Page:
As many of you know, SB 1913 requires judges and justices of the peace to conduct ability to pay hearings at sentencing and to offer community service alternatives for individuals who are unable to pay.

The Texas statute has one of the most expansive definitions of “community service” of any state. It includes work or job skills training programs; educational programs; alcohol or drug abuse programs; rehabilitation programs; mentoring programs; and work for a governmental entity, nonprofit organization or educational institution.

After SB 1913 went into effect, the number of litigants incarcerated for failure to pay dropped by 22%. More cases were waived due to indigence, and the issuance of arrest warrants for failure to appear dropped significantly.

These are important reforms that can serve as a model for other states. And I know many of the people in this room are working to ensure the full promises of this significant legislation are realized on the ground and in the courtroom.

We are proud to highlight Texas’ work in our guide. The guide will also spotlight other jurisdictions that have adopted innovative practices related to other aspects of fines and fees policies as well.

But policies on paper can only go so far. As our office works to support innovative strategies and promote programs that incorporate modern, evidence-based practices, it is essential that we remain in contact with those witnessing implementation on the ground, support and promote methods to reduce hurdles that can arise, and we must never be afraid to course correct.

These are just a few of the ways that our office continues to build initiatives, centering this principle, that justice belongs to everyone. 

But it is important to recognize that this critical work — fighting for this ideal — is not always done on a national scope. It’s not always about broad policies, large stages or new programs and initiatives.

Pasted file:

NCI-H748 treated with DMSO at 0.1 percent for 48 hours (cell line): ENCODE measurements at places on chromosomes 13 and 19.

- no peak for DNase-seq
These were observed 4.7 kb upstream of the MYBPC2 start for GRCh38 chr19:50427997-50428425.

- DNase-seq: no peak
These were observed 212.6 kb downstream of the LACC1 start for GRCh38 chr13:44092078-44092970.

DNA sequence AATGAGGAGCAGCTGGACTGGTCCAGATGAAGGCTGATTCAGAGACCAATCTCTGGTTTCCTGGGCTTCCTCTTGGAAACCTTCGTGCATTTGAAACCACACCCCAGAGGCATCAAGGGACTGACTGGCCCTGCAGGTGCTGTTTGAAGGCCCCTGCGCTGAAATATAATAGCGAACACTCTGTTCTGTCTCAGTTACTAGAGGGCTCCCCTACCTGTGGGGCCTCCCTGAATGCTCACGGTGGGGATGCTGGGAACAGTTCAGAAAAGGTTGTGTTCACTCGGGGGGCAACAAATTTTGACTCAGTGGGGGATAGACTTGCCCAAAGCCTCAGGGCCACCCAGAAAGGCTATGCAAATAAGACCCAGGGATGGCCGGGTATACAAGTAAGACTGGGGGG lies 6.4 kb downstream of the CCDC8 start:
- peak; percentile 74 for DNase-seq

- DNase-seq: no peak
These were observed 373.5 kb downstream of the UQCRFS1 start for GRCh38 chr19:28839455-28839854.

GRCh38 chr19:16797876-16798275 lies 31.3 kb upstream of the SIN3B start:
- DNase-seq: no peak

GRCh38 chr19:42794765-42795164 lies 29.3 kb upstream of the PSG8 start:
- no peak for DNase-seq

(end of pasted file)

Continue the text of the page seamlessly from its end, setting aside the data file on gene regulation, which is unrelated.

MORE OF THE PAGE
One of the most important ways to make this promise real is the work that you do every day. Standing beside the communities that are too often left behind, and fighting for them loudly right where they are. One person at a time. 

It may be in a courtroom – to opposing counsel or to a judge. Or it can be sitting in an office, or a clinic or a client’s home.

It could be arguing at a hearing or filing a motion, or it could be navigating a form or providing guidance through a complex process.

When I was a public defender, I witnessed how justice system involvement and unmet civil legal needs so often go hand in hand. And how effectively these forces can work together to perpetuate cycles of poverty. I have also seen how poverty obscures access to justice across all communities — from urban to rural — and across all aspects of the law. 

I saw clients, often navigating the most devastating day in their life, enter a legal system that processed them like a case file, one of many case numbers on a very long docket that had to be resolved as quickly as possible.

To me, one of the greatest honors of the job was forcing everyone in that courtroom to hear the story, life and struggle of my client. To shine a bright light on the injustice of the compounded systemic failures they had faced.

You all are the first line of defense for so many Texans navigating challenges like these. I know it’s not always easy. Many here have been at this fight for decades. Amplifying access to justice through each case and each client. Most often unseen, without recognition or praise.

Your work is significant. Your commitment matters.

Direct services for low-income communities, provided with creativity, empathy and humanity, are a powerful antidote to systemic indifference and are essential to ensuring our systems are accountable to the communities they are supposed to serve.

But no one can do it alone. We cannot do it without collaboration, mutual support and open communication. It will take all of us to amplify the harms, the needs and the solutions, with all of the different tools we each have, with innovation and creativity, and in all of the different spaces that we occupy.

When we bring all of our tools to bear, I do believe that justice can be within reach for everyone.

So as we continue in this joint mission, I hope that you will see the Office for Access to Justice as a partner. We want our programs and initiatives to support and uplift your work. The Office for Access to Justice looks forward to standing beside you as we work together to make real the promise of equal justice for all.

Thank you again for having me.